Before I came on the department, my older brother was on the SDMRT for many years as a reserve. I saw the many hours of training they went through and actually volunteered to be a 'victim' on several of their traing exercises. One of my proudest days was when we were able to go 10-8 together as partners (regular & reserve) before he left the reserve unit.

P.S. They are very proud that they are the San Dimas MOUNTAIN Rescue, not just Search & Rescue.

CSACANNONEER
05-20-2009, 7:46 PM
They use volunteers because of the man hours involved in many searches and the fact they are not needed until there is an incident. When something happens, you can't deplete your entire field force to cover a search, so they can call in the reserves.



I did a few years in a SAR unit back in the mid to late '80's. I agree with your entire post except (in theroy) the part about not depleting your entire field force. I believe that no sheriff's dept. in CA is mandated by law to maintain a "field force". However, it is my recolection that every sheriff's dept. is mandated to maintain a SAR unit. BTW, we were not "reserves". we were just unpaid employees of the coroner's office. The reality of all sheriff's depts. fielding patrol units and the communities conting on them to patrol does make your arguement for all volunteer units a good one. I've always wondered what would happen if all the volunteers happened to be out of town or otherwise unable to repsoned when an incident went down though.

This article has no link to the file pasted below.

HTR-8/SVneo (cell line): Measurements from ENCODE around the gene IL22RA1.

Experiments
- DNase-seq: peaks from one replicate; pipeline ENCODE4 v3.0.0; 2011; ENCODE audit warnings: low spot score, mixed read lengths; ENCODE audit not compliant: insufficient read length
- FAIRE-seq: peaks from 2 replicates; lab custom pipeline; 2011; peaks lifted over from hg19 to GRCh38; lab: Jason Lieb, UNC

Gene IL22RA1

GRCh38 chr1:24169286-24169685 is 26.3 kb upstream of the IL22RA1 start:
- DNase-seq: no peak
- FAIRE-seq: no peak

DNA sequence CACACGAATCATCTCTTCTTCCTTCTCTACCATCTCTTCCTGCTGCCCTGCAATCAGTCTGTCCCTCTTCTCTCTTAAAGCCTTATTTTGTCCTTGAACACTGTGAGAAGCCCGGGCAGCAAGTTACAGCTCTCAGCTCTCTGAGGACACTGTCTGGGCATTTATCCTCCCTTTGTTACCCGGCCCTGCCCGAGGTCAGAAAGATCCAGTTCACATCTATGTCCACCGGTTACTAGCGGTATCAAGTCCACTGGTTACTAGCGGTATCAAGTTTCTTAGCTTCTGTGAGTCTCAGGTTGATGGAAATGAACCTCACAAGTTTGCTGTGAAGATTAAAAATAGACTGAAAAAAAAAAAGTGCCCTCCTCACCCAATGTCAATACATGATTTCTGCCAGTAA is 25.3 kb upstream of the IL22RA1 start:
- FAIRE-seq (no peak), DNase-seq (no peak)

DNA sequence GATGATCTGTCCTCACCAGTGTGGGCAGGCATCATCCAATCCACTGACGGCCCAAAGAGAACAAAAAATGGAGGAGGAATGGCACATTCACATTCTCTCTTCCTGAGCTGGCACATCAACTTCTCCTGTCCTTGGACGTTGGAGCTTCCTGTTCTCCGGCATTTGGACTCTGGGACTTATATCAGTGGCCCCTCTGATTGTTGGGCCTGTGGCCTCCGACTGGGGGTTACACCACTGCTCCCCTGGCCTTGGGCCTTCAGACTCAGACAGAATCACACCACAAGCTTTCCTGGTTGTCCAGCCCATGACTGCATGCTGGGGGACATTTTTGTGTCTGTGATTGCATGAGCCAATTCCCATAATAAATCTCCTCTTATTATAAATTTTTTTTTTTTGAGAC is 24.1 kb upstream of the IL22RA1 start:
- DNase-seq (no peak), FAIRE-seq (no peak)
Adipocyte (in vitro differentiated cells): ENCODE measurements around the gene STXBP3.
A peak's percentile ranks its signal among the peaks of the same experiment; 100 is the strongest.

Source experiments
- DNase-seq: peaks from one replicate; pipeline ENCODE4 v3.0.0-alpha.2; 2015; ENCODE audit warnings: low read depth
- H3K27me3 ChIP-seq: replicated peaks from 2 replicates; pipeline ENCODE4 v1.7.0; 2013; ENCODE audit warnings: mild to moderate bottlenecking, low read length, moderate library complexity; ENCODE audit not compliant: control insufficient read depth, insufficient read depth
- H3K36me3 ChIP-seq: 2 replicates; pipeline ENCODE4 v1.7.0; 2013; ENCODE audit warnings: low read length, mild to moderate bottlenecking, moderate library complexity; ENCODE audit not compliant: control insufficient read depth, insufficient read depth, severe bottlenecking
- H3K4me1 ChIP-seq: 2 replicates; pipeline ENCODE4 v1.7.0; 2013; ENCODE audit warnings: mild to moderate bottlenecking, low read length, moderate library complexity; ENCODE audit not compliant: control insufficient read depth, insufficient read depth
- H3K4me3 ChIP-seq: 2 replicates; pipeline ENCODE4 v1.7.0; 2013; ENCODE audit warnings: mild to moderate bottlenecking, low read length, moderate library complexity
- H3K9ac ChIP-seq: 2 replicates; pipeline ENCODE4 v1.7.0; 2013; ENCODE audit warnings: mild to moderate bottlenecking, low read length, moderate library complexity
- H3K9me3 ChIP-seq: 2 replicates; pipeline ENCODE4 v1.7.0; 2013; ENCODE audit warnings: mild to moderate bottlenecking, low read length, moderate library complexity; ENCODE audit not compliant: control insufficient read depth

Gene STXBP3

Ron-Solo
05-21-2009, 3:16 PM
I did a few years in a SAR unit back in the mid to late '80's. I agree with your entire post except (in theroy) the part about not depleting your entire field force. I believe that no sheriff's dept. in CA is mandated by law to maintain a "field force". However, it is my recolection that every sheriff's dept. is mandated to maintain a SAR unit. BTW, we were not "reserves". we were just unpaid employees of the coroner's office. The reality of all sheriff's depts. fielding patrol units and the communities conting on them to patrol does make your arguement for all volunteer units a good one. I've always wondered what would happen if all the volunteers happened to be out of town or otherwise unable to repsoned when an incident went down though.

LASD covers many unincorporated county areas with a minimum staffing level determined by the Department at the direction of the Board of Supervisors. As far as a mandate by state law, you are correct about field deployment to a point. We also provide law enforcement services to numerous (can't remember the exact amount, but somewhere near 40) contract cities and the Superior Court. The Superior Court Contract is over $100 million a year and over 1,000 deputies.